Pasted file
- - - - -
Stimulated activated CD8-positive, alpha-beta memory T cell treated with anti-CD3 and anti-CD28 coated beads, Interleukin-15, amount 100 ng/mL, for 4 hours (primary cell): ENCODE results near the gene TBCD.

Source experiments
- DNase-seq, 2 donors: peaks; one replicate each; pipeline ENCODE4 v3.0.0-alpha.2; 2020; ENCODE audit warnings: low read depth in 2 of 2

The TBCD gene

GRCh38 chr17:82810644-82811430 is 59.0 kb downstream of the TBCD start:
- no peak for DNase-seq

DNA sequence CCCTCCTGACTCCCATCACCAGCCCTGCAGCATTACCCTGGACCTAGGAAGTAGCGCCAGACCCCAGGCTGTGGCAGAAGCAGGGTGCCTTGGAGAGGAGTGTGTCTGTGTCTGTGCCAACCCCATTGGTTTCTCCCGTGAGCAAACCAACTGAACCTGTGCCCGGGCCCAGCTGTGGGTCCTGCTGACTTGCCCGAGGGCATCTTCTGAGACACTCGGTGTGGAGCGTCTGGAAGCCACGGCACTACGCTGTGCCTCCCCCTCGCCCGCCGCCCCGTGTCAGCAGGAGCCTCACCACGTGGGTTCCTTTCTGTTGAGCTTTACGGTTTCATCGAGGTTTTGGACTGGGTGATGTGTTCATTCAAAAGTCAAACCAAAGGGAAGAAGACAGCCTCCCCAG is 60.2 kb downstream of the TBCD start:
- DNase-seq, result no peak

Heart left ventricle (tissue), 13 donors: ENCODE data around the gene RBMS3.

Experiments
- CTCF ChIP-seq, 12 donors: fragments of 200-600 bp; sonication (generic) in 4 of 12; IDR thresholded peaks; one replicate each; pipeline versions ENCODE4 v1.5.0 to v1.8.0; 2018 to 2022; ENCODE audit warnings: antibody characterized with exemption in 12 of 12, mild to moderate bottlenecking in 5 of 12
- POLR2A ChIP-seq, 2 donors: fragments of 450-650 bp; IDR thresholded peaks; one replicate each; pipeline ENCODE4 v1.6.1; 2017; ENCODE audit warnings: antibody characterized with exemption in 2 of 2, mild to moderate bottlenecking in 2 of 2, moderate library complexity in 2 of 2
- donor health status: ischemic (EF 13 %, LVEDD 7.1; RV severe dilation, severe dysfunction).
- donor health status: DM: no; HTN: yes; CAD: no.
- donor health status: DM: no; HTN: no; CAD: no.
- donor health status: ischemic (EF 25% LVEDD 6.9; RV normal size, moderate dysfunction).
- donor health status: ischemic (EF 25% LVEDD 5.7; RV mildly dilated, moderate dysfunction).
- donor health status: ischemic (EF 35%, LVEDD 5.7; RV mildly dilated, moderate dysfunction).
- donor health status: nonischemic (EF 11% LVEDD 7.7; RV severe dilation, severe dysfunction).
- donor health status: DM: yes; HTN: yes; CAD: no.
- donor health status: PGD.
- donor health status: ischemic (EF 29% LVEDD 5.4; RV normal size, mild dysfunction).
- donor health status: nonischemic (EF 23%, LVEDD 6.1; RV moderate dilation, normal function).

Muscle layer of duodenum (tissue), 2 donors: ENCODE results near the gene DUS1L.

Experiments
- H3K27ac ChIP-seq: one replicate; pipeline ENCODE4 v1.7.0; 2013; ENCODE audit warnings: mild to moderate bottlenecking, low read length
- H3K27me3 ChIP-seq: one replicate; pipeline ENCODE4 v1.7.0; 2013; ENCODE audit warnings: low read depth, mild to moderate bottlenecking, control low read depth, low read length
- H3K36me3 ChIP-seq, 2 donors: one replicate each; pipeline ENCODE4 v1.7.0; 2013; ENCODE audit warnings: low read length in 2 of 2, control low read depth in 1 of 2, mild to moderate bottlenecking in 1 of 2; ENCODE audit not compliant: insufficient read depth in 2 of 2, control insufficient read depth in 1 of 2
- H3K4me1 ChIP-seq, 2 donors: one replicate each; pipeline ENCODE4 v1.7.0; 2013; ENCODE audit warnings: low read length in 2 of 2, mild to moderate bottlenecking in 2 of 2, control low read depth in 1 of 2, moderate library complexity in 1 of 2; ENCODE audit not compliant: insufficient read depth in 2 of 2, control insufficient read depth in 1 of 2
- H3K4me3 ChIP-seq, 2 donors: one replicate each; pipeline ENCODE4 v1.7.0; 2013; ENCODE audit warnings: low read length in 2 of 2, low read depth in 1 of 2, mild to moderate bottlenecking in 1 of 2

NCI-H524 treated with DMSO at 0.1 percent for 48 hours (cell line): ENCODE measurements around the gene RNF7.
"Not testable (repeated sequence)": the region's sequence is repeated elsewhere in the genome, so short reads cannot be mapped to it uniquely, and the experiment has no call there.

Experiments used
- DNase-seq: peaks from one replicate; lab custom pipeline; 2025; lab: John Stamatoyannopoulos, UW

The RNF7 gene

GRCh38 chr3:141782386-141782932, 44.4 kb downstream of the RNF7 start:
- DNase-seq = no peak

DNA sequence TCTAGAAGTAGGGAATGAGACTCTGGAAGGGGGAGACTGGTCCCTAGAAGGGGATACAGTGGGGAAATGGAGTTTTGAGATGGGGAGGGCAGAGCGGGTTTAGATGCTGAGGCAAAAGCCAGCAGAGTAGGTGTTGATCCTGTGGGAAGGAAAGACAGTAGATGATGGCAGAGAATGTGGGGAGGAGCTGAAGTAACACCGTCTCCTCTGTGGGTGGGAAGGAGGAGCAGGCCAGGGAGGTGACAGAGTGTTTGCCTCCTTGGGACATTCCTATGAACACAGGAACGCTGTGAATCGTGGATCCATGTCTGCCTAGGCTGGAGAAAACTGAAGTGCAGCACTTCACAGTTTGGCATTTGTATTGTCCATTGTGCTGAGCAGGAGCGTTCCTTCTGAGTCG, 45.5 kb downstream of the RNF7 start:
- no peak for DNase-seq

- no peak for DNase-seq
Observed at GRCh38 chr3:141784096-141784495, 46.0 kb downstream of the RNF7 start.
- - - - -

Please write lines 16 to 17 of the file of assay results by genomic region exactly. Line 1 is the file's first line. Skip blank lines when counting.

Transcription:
- donor health status: ischemic (EF 25% LVEDD 6.9; RV normal size, moderate dysfunction).
- donor health status: ischemic (EF 25% LVEDD 5.7; RV mildly dilated, moderate dysfunction).